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Misspeaking is a word used to describe the act of speaking "incorrectly, unclearly, or misleadingly", to "fail to convey the meaning one intends by one's words".[1] Although its roots lie in Middle English and earlier,[1] since the 1980s the word has used increasingly in politics to imply that errors made by a speaker are accidental and should not be construed as a deliberate attempt to misrepresent the facts of a case. As such, its usage has attracted a degree of media coverage, particularly from critics who feel that the term is overly approbative in cases where either ignorance of the facts or intent to misrepresent should not be discarded as possibilities.[2][3]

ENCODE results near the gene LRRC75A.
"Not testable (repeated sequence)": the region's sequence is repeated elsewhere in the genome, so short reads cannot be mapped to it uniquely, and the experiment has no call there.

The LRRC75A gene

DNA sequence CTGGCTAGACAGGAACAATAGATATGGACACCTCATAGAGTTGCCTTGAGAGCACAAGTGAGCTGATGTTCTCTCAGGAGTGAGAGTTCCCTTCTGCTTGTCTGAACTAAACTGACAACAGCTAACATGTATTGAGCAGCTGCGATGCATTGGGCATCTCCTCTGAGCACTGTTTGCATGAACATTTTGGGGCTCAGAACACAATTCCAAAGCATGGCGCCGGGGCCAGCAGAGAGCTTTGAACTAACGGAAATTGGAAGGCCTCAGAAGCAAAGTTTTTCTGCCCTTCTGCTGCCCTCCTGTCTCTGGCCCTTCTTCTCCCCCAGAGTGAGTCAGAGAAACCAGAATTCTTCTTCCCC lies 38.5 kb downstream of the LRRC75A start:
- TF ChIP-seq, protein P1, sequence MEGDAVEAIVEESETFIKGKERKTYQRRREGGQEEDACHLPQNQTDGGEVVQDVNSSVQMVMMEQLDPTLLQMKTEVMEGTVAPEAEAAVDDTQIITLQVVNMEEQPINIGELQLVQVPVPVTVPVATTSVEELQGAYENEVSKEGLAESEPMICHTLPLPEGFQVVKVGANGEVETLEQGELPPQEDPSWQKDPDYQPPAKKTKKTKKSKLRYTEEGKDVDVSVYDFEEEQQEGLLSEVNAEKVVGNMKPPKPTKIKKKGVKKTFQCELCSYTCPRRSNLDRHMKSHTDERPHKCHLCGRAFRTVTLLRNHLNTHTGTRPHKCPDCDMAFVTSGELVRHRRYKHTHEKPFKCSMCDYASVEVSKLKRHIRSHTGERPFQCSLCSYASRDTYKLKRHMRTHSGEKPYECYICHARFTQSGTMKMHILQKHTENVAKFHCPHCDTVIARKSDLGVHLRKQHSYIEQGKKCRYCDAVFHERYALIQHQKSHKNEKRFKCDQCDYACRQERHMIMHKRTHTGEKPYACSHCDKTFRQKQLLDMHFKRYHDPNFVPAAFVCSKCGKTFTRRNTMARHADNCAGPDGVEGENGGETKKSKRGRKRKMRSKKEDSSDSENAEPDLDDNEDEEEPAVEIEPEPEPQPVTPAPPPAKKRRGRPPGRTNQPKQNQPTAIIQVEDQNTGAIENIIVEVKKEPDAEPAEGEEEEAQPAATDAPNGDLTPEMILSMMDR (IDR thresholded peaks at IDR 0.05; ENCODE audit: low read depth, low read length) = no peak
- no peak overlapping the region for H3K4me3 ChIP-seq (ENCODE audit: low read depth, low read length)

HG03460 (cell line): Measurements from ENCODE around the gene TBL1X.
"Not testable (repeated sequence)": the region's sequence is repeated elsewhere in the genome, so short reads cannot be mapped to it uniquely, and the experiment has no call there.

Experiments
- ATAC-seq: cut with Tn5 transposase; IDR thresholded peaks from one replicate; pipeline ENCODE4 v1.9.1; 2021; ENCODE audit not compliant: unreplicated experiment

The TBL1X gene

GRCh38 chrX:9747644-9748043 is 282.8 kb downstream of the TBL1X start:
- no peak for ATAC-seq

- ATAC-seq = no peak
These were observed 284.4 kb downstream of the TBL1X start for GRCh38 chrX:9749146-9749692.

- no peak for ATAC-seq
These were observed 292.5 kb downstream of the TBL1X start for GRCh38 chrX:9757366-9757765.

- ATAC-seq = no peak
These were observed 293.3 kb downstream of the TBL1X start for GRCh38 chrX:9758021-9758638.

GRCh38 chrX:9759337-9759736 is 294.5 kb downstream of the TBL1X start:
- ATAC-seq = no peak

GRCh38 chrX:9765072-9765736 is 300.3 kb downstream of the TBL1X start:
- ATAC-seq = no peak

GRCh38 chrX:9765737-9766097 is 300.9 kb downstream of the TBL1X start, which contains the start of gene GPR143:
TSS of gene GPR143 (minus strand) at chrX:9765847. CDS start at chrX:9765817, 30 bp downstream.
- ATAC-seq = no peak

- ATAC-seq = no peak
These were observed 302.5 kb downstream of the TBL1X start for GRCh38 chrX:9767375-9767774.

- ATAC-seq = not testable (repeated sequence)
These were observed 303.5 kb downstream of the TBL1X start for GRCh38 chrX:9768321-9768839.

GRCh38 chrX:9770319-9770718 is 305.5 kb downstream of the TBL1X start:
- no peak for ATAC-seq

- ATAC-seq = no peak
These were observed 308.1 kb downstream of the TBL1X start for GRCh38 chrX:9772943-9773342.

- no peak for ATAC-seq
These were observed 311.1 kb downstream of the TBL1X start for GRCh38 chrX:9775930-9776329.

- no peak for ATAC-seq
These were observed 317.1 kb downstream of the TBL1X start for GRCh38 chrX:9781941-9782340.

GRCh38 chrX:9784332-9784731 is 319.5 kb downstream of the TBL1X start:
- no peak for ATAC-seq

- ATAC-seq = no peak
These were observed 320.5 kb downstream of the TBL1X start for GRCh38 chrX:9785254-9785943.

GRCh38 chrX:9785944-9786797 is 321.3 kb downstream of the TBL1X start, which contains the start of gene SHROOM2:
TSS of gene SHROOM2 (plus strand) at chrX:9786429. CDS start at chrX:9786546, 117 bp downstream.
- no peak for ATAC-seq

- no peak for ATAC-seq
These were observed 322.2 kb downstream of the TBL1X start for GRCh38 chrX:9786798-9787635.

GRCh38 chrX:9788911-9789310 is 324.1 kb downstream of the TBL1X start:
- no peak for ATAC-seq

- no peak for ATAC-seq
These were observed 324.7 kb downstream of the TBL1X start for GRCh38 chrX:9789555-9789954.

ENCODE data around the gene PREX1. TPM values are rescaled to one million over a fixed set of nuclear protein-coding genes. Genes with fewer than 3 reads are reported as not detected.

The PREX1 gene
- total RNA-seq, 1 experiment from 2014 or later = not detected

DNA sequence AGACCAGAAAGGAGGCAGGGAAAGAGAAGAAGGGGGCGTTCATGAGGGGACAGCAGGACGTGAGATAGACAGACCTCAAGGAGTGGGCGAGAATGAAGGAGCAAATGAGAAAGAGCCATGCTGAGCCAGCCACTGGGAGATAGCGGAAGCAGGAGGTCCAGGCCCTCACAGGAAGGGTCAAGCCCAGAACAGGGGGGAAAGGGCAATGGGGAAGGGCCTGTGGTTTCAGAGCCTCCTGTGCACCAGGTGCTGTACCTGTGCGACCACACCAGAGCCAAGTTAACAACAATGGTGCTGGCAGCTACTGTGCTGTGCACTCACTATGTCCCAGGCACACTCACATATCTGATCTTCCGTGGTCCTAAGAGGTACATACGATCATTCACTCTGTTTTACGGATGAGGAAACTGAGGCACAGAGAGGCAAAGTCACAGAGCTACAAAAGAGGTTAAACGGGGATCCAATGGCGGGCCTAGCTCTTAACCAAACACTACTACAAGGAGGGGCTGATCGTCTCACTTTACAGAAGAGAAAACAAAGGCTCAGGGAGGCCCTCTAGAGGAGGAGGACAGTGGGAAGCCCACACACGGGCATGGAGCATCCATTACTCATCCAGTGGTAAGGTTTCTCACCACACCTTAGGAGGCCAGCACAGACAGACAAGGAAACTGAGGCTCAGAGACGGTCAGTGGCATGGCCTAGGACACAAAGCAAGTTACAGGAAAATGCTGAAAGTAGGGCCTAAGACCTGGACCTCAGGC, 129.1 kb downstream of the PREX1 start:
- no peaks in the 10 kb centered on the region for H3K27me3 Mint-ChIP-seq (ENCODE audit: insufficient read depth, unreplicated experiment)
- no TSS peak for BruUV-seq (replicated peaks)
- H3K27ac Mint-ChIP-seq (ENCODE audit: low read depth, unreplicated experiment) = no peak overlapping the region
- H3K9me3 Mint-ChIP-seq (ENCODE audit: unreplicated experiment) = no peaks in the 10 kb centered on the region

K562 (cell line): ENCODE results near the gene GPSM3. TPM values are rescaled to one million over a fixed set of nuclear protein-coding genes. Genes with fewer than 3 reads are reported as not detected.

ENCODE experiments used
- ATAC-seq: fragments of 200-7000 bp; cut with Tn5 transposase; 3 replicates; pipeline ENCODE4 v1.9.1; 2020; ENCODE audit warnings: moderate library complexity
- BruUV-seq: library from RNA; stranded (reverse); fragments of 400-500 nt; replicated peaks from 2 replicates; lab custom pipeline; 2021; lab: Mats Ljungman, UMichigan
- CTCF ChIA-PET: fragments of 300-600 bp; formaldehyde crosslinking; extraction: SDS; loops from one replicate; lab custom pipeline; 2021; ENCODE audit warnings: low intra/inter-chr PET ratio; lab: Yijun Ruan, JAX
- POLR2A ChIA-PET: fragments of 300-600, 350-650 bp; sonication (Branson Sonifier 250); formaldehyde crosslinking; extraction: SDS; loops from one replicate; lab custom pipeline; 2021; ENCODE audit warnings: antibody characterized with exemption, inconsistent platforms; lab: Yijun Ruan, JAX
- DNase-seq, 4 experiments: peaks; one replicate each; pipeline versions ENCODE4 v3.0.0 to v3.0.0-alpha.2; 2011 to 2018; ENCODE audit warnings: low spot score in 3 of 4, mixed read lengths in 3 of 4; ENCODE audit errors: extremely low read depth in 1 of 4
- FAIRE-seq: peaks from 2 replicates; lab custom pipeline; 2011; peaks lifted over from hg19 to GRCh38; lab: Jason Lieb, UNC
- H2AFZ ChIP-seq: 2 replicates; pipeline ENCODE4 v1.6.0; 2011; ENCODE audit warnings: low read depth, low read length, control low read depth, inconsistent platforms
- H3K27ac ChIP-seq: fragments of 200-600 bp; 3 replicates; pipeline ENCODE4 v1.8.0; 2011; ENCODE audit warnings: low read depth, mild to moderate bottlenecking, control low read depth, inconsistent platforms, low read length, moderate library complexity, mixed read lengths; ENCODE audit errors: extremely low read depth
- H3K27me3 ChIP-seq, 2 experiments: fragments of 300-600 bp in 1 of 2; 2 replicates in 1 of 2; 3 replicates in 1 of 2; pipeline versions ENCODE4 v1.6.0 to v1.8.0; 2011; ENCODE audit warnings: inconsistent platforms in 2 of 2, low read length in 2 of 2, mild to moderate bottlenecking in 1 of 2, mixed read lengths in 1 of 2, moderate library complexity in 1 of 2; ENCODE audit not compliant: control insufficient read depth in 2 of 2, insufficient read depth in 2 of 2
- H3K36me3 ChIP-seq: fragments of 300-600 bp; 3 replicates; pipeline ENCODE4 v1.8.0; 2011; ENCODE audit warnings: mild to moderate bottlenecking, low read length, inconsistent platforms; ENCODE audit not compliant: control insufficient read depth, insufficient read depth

The word was used by a White House spokesman after George W. Bush seemed to say that his government was always "thinking about new ways to harm our country and our people", and more famously by then American presidential candidate Hillary Clinton who recalled landing in at the US military outpost of Tuzla "under sniper fire" (in fact, video footage demonstrates that there were no such problems on her arrival).[3][4] Other users of the term include American politician Richard Blumenthal, who incorrectly stated on a number of occasions that he had served in Vietnam during the Vietnam War.[3]


  1. ^ a b "misspeak, v.". Oxford English Dictionary Online. June 2011. Retrieved 14 August 2011. 
  2. ^ Hendrik Hertzberg (21 April 2008). "Mr. and Ms. Spoken". The New Yorker. Retrieved 14 August 2011. 
  3. ^ a b c Dominic Lawson (23 May 2010). "Don't lie – try misspeaking instead". The Sunday Times. Retrieved 28 August 2011. 
  4. ^ "Does 'misspeak' mean lying?". BBC News. 26 March 2008. Retrieved 28 August 2011.